More than four-fifths of the property market would be ineligible for climate bonds under proposed draft standards.
The Climate Bonds Green Property Working Group has argued that climate bonds should be limited to the top 15% of sustainable buildings in any given regional market – or properties where energy efficiency investments result in “deep cuts” to emissions.
This week, the group published its proposals for property-backed climate bonds, also known as green bonds.
The standards – covering commercial and residential property, as well mortgage-backed securities – aim to increase the scale of all green property initiatives in order to attract institutional investors “needed to drive significant improvements in the building environment”, the draft said.
Sean Kidney, chief executive of the non-for profit Climate Bond Initiative, said the cuts to a property’s emissions were needed if “catastrophic” climate change was to be avoided.
“These new rules help investors identify green bonds that make a difference from paler green bonds, where the ambition levels are too low to make a real contribution to tackling climate change,” he added.
Hermes Real Estate’s head of responsible property investment Tatiana Bosteels, who also chairs the hair of the Property Working Group of the Institutional Investor Group on Climate Change (IIGCC) said there was a “huge opportunity” to unlock the potential for energy efficiency within the real estate market. “But to do this effectively, and at scale, will require more confidence in the tools, standards and models available to measure green buildings and their financial performance.”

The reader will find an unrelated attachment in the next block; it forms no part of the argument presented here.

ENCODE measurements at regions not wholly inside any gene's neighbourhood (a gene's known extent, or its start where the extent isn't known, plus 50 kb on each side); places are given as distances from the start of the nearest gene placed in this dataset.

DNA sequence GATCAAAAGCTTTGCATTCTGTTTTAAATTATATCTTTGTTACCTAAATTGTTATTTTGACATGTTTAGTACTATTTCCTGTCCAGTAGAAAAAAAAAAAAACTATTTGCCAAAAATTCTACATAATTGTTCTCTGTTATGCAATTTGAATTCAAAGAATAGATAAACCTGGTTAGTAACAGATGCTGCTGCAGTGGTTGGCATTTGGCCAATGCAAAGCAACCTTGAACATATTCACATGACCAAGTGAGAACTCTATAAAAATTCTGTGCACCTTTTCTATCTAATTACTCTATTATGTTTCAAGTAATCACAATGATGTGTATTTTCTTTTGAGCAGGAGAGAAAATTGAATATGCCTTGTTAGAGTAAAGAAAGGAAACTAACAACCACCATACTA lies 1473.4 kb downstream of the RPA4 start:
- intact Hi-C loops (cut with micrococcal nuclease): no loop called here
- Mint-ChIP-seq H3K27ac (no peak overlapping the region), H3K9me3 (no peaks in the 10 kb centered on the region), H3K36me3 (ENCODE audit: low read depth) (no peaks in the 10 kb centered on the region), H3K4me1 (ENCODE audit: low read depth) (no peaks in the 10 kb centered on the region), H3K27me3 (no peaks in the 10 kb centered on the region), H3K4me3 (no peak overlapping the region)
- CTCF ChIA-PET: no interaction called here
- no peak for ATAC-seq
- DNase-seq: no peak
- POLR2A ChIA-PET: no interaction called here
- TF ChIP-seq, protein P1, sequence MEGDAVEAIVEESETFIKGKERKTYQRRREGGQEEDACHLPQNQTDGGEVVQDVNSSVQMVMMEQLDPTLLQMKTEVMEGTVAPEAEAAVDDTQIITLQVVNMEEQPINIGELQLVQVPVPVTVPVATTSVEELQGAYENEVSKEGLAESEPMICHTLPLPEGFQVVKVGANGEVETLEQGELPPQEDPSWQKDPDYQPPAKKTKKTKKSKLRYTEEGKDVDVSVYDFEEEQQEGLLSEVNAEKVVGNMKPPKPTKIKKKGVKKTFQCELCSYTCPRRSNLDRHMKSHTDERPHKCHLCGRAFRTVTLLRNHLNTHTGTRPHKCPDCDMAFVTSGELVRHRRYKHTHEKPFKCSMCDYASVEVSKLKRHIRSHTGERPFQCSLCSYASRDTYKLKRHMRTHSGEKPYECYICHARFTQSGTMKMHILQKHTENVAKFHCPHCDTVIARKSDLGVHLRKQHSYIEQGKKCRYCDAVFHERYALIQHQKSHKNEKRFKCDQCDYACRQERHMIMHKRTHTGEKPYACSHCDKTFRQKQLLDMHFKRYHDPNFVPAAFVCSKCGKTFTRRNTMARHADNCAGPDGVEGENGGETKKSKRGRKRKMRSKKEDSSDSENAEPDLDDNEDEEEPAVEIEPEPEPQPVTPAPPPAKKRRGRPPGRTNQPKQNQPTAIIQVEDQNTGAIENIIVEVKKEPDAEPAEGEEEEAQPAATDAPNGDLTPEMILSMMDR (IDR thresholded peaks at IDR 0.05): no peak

The 16-strong working group includes: a representative from the European Commission’s Joint Research Centre; Brian Rice, lead investment officer in the corporate governance department of the $183bn (€133bn) California State Teachers’ Retirement System (CalSTRS), and Simon Brooker, executive director at Australia’s state-backed Clean Energy Finance Corporation.
It said that it expected climate bond opportunities would stem from green mortgage-backed securities in countries where building codes met the requirement of the standard, but also from opportunities to finance improvements within the existing stock as long as these would achieve a 50% or higher emissions reduction.
Kidney added: “In the long run we expect green property and urban improvement bonds to be more than 50% of the green bonds market.”
“But this will depend on confidence among investors that the buildings are making a genuine contribution to the transition to a green economy.”
The standards will now be put out to consultation and then submitted to the Climate Bond Standards Board for confirmation.
The working group cited New York, Toronto, Tokyo, Sydney and London as cities targeted for an initial rollout of the standard due to the high volume of property already within the top percentile.
A number of pension funds have committed to reducing the carbon footprint of buildings, with the UK’s Environment Agency Pension Fund and the Clwyd local authority scheme last year investing in the Threadneedle Low-Carbon Workplace Trust.